It's the problem faced by every single marijuana dispensary in the nine states that already sell marijuana for recreational purposes.
The fact is, "legal weed" isn't entirely legal. And if New Jersey legalizes marijuana, it will come with unique challenges — and solutions — for those looking to find success in cannabis.
The U.S. Department of Justice still considers marijuana a "Schedule 1" drug, a classification that indicates it has no medicinal value, despite 29 states having some kind of medical marijuana program.
Check out High Hopes, a look at how marijuana legalization changed everything in Colorado and California -- and what we can expect if we get legal weed in New Jersey!
“When you're in a federally illegal business, things like banking and accounting that other companies would take for granted and just do in their sleep become an exercise in challenge and creativity and compliance," said Paul Seaborn, who teaches the business of marijuana at the University of Denver.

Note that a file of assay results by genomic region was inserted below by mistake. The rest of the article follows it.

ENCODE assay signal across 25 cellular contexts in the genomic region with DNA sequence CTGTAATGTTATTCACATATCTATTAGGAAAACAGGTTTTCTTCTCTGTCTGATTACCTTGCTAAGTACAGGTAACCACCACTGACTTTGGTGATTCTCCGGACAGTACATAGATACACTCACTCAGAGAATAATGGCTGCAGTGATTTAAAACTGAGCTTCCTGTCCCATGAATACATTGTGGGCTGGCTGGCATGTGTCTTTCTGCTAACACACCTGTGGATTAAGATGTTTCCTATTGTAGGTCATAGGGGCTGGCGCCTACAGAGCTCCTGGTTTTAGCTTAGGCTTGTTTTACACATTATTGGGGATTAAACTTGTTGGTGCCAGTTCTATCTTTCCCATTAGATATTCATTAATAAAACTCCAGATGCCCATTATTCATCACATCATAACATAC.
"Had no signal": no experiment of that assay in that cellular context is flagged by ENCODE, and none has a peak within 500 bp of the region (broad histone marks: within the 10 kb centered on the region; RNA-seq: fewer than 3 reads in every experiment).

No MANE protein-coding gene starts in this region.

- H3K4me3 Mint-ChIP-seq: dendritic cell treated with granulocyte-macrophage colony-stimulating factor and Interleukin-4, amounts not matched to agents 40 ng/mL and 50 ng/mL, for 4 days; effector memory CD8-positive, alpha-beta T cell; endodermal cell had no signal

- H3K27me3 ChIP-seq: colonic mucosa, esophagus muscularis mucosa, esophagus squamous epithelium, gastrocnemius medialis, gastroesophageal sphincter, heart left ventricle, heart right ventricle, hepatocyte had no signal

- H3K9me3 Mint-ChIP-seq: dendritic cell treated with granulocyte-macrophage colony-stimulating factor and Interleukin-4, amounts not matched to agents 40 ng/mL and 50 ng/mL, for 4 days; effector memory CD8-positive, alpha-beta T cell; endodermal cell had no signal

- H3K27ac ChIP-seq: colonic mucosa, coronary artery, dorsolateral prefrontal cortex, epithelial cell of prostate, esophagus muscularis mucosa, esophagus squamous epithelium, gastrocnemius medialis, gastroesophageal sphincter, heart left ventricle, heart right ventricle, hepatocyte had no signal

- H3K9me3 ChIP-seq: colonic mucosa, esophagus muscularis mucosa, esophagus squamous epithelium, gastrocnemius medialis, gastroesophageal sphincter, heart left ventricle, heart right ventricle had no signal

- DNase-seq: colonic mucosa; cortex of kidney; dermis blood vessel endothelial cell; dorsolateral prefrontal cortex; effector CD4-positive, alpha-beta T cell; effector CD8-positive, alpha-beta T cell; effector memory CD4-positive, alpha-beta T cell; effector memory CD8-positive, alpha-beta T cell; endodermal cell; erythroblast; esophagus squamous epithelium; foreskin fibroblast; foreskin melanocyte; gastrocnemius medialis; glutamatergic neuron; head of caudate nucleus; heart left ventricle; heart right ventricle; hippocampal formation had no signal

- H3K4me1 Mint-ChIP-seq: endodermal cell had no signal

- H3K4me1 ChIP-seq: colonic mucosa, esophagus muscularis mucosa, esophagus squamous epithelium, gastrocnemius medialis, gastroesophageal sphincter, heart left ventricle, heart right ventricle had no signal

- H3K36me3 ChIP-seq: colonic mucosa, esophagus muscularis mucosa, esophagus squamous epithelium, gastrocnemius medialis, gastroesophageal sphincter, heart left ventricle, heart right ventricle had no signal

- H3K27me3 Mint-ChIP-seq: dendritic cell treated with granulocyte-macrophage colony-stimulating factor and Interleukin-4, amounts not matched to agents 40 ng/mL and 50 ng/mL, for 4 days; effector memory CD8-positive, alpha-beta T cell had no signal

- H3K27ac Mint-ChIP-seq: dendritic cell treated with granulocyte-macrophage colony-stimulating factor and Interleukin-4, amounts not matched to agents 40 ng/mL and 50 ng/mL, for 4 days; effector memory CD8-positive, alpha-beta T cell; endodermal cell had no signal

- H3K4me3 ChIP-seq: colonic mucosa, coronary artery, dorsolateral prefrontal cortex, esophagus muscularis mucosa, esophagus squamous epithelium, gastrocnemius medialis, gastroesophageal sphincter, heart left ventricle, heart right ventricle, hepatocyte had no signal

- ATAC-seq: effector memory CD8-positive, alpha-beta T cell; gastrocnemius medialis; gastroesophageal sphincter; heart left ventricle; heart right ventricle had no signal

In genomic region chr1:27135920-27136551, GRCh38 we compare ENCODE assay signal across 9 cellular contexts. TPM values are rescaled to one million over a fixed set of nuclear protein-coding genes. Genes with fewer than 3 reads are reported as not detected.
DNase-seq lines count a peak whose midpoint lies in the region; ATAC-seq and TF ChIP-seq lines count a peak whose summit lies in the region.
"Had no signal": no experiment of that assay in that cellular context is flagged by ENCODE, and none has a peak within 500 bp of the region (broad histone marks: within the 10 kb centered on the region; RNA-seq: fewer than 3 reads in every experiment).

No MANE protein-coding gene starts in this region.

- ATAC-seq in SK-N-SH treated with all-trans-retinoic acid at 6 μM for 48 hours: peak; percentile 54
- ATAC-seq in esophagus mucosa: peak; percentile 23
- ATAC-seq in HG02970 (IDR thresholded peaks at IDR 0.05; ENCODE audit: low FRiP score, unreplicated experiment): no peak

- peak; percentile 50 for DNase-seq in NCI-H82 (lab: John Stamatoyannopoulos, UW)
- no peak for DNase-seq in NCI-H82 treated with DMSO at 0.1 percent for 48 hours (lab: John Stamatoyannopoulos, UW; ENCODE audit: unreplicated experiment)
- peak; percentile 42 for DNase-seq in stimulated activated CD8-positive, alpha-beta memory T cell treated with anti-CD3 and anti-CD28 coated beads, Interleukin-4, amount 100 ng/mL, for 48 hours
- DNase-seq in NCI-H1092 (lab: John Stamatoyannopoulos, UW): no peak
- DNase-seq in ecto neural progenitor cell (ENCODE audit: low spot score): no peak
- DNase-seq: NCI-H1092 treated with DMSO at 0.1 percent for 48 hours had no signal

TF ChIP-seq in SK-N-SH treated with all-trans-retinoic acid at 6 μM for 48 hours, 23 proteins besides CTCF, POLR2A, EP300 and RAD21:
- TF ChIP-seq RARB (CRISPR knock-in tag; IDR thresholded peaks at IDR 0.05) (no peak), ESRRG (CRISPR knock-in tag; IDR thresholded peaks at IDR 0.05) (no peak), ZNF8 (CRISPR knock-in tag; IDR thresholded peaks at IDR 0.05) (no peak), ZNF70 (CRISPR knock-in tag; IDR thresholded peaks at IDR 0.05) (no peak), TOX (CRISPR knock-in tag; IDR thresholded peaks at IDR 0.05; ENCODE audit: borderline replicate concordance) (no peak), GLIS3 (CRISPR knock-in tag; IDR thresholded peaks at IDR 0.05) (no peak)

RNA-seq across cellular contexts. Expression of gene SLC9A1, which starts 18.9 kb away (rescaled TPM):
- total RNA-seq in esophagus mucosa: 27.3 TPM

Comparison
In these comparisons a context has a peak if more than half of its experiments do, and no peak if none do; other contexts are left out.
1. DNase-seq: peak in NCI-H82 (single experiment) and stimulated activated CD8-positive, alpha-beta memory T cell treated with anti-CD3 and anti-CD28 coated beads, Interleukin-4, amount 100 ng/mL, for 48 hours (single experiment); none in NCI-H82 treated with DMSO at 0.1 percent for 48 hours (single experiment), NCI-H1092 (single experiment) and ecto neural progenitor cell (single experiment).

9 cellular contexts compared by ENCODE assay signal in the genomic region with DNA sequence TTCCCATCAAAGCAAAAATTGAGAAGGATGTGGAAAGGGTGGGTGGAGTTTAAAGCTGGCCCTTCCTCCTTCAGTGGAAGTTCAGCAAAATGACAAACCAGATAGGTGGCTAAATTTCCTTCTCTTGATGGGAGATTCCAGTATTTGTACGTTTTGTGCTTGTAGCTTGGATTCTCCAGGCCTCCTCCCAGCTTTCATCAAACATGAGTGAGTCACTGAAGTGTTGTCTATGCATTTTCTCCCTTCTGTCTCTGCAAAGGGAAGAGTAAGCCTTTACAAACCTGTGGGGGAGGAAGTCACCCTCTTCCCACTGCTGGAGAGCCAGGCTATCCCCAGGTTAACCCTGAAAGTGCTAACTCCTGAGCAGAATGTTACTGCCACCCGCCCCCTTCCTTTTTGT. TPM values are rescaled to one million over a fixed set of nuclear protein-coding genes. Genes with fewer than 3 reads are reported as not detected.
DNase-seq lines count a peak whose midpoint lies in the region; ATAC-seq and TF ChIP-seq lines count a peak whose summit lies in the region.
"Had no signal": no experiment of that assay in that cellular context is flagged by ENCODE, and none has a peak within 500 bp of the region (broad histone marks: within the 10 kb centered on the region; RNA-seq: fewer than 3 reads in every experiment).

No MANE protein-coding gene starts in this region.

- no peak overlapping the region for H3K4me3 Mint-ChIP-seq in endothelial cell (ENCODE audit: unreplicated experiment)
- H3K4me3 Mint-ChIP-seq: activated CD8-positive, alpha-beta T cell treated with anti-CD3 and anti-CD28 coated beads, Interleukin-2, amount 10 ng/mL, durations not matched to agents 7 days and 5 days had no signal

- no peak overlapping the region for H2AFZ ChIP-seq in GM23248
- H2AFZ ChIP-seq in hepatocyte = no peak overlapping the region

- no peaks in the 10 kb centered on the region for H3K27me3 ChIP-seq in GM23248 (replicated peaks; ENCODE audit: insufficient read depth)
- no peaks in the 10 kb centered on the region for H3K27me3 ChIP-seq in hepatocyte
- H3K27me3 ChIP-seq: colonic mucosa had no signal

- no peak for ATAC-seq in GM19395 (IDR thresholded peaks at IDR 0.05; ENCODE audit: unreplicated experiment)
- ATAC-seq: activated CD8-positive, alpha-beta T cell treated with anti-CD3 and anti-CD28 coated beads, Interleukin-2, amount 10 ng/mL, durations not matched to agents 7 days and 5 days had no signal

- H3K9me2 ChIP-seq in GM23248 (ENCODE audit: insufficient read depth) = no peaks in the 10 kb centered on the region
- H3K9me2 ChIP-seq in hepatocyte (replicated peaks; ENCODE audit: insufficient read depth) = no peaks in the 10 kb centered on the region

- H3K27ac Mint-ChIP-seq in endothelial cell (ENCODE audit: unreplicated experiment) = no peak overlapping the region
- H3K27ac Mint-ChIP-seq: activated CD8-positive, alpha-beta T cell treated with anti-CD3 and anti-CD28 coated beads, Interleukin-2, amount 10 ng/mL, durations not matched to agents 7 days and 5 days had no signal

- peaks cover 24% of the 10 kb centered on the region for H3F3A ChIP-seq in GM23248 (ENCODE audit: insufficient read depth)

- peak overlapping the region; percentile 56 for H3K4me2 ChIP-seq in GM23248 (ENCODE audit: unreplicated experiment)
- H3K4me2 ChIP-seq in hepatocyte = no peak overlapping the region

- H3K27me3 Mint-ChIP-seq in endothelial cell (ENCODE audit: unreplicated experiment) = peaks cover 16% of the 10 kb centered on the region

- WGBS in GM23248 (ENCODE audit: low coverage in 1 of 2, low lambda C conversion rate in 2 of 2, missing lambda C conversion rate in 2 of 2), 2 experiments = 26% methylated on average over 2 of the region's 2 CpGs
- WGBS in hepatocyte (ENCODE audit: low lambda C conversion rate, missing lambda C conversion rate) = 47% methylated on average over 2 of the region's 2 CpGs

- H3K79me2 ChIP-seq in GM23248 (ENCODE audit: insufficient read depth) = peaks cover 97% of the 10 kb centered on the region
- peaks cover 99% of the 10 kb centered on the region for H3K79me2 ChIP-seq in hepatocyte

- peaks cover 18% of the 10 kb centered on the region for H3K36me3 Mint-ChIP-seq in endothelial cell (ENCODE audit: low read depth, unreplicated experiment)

The federal government has spent much of the last five years taking a hands-off approach to states with legal weed, but the Trump Administration has flip-flopped on the issue: U.S. Attorney General Jeff Sessions rescinded the Cole Memo in January, opening up the possibility of prosecuting states with legal weed.
But in April, U.S. Sen. Cory Gardner, R-Colorado, said President Donald Trump had decided it was a "states' rights" issue. And last week, President Donald Trump indicated that he'd support the bipartisan STATES Act, which would end the federal prohibition of marijuana and leave its regulation up to the states.